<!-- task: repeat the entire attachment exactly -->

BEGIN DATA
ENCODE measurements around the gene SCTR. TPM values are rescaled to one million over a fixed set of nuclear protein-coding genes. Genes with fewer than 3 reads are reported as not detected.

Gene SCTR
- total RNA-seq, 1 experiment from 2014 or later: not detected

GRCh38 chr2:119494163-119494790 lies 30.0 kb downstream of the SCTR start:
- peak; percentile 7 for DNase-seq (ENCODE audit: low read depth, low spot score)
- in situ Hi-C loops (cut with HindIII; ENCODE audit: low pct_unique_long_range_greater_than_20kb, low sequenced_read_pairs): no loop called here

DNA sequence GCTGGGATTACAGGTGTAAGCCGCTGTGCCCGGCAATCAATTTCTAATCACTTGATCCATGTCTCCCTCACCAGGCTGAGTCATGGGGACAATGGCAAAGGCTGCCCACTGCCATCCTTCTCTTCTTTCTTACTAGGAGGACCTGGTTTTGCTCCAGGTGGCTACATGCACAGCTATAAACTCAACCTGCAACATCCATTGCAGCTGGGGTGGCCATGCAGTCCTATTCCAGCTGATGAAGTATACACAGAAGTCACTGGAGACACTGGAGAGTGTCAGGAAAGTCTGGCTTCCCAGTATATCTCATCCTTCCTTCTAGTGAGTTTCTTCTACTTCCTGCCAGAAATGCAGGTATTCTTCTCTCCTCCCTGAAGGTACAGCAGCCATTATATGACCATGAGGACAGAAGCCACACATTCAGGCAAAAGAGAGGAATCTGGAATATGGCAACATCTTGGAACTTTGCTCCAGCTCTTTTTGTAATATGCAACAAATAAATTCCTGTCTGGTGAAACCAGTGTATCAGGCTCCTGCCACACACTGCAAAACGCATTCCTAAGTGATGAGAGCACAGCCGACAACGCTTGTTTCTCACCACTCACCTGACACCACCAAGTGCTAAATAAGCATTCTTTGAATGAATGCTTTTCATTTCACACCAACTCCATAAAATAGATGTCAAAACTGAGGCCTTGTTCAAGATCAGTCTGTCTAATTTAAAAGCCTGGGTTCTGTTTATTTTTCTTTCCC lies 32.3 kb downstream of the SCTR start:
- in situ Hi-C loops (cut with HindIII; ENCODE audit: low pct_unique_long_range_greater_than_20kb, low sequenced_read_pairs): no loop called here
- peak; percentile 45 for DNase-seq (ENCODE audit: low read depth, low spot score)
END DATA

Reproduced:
ENCODE measurements around the gene SCTR. TPM values are rescaled to one million over a fixed set of nuclear protein-coding genes. Genes with fewer than 3 reads are reported as not detected.

Gene SCTR
- total RNA-seq, 1 experiment from 2014 or later: not detected

GRCh38 chr2:119494163-119494790 lies 30.0 kb downstream of the SCTR start:
- peak; percentile 7 for DNase-seq (ENCODE audit: low read depth, low spot score)
- in situ Hi-C loops (cut with HindIII; ENCODE audit: low pct_unique_long_range_greater_than_20kb, low sequenced_read_pairs): no loop called here

DNA sequence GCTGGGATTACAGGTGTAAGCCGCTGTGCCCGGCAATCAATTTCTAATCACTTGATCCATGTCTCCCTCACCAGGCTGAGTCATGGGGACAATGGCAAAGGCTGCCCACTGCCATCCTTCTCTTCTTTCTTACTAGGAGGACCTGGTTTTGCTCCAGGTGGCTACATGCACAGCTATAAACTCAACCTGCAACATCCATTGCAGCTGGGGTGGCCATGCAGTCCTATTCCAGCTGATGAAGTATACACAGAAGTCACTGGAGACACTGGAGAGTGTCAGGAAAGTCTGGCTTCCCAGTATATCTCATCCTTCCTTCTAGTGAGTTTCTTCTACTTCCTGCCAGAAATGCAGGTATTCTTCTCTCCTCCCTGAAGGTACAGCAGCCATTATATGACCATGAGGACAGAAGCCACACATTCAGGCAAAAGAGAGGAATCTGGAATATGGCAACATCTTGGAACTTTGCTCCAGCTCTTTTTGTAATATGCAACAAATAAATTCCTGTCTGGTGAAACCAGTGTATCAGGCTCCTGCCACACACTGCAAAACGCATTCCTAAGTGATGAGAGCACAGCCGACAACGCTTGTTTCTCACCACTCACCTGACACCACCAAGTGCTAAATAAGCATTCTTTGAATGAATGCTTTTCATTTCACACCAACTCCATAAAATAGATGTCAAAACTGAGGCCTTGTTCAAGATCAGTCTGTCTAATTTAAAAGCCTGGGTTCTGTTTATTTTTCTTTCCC lies 32.3 kb downstream of the SCTR start:
- in situ Hi-C loops (cut with HindIII; ENCODE audit: low pct_unique_long_range_greater_than_20kb, low sequenced_read_pairs): no loop called here
- peak; percentile 45 for DNase-seq (ENCODE audit: low read depth, low spot score)